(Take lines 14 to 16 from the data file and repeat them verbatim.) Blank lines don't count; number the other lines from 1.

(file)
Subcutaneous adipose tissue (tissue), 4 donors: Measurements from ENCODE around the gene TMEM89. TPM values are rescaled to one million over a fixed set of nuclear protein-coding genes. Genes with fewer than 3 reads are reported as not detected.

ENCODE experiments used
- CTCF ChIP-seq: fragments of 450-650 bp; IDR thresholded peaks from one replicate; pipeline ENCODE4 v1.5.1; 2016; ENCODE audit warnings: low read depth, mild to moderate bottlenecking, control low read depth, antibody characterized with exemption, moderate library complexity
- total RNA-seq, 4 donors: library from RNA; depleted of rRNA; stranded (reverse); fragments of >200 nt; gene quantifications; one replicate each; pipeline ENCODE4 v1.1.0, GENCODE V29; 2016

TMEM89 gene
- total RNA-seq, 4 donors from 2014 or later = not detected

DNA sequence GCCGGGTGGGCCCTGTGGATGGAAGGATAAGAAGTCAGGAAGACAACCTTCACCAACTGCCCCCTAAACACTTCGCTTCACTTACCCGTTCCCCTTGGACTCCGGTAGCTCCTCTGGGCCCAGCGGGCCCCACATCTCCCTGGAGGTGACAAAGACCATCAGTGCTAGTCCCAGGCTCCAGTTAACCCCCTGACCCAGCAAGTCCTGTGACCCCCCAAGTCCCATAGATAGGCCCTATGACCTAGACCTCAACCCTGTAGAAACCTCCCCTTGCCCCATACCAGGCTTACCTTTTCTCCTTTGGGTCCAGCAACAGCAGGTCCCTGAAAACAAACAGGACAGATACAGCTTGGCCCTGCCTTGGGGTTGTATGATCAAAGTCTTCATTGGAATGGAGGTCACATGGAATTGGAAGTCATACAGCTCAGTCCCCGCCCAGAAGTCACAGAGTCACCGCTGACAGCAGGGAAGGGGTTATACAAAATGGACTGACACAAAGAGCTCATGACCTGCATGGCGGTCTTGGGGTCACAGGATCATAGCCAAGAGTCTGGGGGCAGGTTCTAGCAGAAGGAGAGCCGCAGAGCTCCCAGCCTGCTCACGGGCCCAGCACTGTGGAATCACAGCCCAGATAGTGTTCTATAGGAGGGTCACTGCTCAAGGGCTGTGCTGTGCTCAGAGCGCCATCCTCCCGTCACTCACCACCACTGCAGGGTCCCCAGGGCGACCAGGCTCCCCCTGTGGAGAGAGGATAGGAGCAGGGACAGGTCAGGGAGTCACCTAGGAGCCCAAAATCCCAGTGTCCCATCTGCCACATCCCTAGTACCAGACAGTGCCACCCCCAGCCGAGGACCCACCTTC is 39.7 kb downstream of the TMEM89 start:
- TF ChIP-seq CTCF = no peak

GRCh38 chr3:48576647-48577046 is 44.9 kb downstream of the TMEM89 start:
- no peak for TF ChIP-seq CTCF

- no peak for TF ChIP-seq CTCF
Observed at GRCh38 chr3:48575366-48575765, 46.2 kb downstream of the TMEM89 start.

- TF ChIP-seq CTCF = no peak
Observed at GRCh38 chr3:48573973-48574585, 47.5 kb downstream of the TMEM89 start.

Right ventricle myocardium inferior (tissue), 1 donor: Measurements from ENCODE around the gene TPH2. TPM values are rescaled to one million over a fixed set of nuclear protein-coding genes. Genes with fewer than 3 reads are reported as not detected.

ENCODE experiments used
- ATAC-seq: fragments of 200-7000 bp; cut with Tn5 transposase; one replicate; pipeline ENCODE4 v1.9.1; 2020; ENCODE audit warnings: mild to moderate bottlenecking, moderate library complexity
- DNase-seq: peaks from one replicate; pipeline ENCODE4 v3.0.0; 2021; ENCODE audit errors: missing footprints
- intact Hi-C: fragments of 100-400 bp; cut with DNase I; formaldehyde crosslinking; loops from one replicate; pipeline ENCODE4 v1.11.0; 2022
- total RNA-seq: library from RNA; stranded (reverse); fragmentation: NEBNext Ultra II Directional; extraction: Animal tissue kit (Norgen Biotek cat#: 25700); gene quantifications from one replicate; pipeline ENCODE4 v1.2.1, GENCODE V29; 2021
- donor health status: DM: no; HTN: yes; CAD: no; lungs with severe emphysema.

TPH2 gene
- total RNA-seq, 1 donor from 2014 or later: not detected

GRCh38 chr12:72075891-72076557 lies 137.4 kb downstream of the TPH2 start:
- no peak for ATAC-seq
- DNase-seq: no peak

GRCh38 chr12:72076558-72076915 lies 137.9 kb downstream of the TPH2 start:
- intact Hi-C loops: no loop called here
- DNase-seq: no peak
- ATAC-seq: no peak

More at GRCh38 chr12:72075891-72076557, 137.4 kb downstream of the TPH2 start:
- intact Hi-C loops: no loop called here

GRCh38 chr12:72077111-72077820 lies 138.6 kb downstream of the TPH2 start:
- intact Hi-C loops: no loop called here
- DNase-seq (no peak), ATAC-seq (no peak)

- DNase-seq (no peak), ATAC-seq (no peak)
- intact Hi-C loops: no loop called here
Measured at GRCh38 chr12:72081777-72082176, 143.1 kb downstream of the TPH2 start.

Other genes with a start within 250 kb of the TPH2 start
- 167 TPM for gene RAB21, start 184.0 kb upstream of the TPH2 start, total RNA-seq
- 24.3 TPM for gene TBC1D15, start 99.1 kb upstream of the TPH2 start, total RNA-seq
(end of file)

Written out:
Observed at GRCh38 chr3:48573973-48574585, 47.5 kb downstream of the TMEM89 start.

Right ventricle myocardium inferior (tissue), 1 donor: Measurements from ENCODE around the gene TPH2. TPM values are rescaled to one million over a fixed set of nuclear protein-coding genes. Genes with fewer than 3 reads are reported as not detected.

ENCODE experiments used